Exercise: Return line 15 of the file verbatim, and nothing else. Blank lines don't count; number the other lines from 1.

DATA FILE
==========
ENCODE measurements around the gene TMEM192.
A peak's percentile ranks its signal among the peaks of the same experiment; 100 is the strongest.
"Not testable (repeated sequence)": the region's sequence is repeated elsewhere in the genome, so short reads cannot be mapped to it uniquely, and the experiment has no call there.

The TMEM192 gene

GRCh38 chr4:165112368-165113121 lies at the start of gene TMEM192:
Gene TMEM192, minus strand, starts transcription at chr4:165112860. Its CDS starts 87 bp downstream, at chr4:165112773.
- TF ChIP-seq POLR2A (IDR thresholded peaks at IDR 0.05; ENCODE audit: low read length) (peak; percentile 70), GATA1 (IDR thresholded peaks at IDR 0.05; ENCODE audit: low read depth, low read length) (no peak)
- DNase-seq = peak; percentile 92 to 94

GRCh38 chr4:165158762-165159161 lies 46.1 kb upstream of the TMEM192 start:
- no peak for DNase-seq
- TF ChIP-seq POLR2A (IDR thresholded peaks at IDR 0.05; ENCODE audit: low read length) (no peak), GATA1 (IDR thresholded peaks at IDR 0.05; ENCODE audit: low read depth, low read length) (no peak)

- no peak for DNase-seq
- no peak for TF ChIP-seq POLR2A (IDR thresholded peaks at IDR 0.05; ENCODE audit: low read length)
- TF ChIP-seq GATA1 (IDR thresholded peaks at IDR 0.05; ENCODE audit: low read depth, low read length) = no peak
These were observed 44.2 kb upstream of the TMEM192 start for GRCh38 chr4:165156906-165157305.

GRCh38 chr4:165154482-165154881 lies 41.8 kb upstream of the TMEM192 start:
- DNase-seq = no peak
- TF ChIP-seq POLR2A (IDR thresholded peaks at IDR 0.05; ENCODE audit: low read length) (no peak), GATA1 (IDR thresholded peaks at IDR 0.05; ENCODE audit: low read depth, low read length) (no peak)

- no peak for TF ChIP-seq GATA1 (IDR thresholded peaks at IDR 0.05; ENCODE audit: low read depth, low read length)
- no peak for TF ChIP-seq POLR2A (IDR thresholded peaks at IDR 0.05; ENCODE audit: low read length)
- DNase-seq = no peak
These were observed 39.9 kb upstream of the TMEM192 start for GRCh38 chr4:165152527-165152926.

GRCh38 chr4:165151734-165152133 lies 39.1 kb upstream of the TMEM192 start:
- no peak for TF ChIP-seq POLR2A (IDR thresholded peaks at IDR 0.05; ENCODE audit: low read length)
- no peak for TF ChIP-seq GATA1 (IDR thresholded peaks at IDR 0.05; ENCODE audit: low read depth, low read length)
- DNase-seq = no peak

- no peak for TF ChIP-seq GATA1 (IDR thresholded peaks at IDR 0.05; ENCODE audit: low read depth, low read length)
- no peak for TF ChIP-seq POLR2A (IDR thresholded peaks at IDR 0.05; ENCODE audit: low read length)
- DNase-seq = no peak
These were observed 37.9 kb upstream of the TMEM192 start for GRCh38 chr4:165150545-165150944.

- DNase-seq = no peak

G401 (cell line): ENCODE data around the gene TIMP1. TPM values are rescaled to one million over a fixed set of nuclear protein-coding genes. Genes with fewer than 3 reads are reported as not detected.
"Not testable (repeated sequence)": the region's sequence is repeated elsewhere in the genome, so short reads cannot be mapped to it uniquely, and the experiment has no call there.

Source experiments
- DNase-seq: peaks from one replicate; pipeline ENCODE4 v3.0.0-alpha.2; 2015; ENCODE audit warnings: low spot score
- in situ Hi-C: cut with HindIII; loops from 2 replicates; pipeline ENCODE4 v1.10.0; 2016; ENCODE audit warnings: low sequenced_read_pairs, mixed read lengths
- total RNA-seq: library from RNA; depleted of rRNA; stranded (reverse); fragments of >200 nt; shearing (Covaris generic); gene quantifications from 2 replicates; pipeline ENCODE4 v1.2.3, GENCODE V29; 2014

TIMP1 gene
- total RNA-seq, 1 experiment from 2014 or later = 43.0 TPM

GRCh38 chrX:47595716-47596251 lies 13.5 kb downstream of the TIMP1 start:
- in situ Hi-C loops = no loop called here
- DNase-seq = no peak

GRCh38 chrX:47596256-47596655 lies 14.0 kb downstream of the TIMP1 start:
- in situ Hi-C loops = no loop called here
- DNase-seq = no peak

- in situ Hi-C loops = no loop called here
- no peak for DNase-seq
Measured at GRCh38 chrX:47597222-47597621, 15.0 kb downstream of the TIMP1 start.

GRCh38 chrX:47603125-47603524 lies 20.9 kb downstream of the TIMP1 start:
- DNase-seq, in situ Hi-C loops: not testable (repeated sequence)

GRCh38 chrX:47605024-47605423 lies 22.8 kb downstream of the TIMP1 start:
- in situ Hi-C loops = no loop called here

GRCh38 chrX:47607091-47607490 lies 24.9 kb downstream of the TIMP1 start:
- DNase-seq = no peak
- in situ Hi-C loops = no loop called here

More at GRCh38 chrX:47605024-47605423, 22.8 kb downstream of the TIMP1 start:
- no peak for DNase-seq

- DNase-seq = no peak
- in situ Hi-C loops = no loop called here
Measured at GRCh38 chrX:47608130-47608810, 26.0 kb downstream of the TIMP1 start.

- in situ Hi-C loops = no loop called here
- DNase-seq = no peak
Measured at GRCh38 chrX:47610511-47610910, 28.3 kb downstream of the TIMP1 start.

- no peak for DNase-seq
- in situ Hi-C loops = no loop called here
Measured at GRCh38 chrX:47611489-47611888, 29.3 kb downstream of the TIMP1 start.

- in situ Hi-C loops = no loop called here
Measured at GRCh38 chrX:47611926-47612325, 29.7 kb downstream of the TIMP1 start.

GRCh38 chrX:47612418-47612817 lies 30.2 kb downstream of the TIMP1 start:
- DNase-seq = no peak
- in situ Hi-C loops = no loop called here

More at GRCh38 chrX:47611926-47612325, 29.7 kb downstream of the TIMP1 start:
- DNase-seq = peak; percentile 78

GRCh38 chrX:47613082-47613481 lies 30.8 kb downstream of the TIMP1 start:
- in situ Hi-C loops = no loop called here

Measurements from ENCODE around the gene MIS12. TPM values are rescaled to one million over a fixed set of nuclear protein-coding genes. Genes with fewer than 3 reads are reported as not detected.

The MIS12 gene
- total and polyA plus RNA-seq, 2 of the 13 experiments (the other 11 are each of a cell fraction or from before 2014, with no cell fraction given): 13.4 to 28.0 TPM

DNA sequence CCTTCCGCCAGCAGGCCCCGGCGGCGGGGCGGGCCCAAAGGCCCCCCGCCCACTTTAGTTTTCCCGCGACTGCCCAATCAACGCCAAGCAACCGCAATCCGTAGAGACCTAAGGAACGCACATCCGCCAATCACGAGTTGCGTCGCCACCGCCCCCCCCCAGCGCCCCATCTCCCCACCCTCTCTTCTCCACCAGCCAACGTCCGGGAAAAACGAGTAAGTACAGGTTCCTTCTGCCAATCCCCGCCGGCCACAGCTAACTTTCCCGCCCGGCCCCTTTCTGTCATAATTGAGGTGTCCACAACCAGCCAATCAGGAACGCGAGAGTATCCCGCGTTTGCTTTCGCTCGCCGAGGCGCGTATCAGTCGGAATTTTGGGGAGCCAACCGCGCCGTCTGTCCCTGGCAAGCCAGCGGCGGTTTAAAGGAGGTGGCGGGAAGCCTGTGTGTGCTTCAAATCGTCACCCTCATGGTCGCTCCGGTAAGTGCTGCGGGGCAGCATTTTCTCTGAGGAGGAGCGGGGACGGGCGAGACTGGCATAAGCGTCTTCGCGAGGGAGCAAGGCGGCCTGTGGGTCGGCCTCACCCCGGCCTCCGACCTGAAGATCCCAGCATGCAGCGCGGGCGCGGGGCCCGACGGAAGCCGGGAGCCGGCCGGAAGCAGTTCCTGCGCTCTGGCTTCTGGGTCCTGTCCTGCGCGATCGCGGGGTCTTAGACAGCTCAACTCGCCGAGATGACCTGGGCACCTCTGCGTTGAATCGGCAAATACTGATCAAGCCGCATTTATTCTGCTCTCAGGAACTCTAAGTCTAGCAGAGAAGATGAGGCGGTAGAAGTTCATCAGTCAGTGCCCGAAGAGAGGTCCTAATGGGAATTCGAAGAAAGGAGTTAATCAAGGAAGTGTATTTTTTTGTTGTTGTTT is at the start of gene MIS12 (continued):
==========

These were observed 44.2 kb upstream of the TMEM192 start for GRCh38 chr4:165156906-165157305.